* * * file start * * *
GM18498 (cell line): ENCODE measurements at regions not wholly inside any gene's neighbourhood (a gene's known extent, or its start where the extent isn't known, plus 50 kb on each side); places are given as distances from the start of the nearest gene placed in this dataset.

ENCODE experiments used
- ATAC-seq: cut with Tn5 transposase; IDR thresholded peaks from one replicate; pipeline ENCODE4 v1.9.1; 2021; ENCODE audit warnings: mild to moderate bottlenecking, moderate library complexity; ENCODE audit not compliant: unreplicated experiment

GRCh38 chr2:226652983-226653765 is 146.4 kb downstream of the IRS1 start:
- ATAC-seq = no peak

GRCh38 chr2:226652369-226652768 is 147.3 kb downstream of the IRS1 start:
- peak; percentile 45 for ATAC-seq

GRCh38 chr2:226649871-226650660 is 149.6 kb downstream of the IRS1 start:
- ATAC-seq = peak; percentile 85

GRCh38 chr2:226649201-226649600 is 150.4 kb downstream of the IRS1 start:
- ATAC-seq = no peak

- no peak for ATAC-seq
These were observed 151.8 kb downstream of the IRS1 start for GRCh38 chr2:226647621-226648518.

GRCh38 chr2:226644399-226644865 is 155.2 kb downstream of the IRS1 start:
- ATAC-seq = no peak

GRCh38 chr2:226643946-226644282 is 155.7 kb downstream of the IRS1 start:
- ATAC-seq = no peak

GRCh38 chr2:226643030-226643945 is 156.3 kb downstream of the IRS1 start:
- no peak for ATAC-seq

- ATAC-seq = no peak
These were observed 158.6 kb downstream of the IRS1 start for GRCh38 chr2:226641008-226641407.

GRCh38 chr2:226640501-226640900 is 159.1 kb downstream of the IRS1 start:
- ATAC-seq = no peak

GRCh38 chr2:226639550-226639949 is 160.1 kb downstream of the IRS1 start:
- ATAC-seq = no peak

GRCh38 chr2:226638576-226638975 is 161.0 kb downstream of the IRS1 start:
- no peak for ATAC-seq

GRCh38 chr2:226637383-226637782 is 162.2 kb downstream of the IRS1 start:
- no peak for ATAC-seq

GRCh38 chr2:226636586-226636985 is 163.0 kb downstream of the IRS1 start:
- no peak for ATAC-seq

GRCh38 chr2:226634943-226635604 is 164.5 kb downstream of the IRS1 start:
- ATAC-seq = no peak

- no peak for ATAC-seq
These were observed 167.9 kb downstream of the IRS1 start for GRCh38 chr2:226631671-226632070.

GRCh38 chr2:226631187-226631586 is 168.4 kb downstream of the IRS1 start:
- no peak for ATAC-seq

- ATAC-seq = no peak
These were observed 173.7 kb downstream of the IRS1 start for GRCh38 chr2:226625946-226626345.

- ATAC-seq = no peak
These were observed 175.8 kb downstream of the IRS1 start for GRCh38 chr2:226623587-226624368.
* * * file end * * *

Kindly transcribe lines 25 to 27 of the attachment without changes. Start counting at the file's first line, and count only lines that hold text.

- ATAC-seq = no peak

GRCh38 chr2:226638576-226638975 is 161.0 kb downstream of the IRS1 start:
- no peak for ATAC-seq